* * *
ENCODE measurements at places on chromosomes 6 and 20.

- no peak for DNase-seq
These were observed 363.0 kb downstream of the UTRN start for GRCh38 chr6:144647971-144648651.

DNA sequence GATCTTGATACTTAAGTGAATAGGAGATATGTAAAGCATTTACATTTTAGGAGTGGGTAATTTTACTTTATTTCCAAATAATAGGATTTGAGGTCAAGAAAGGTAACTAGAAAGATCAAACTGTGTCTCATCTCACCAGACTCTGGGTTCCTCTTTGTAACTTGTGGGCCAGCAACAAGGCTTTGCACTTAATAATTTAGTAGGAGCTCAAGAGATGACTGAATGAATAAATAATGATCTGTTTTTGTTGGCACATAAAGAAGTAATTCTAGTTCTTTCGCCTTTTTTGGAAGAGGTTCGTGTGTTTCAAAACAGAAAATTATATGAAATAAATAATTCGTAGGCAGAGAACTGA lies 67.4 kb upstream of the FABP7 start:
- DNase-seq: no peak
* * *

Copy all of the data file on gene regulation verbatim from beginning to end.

ENCODE measurements at places on chromosomes 6 and 20.

- no peak for DNase-seq
These were observed 363.0 kb downstream of the UTRN start for GRCh38 chr6:144647971-144648651.

DNA sequence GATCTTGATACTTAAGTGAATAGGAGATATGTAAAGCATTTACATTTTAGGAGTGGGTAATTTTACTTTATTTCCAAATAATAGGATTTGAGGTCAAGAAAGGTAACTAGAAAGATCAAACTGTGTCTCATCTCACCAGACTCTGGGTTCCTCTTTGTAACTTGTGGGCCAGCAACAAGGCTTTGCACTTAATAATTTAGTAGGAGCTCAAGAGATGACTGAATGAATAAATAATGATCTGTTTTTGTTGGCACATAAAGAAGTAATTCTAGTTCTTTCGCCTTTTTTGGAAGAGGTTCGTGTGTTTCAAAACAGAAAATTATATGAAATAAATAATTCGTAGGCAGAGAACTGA lies 67.4 kb upstream of the FABP7 start:
- DNase-seq: no peak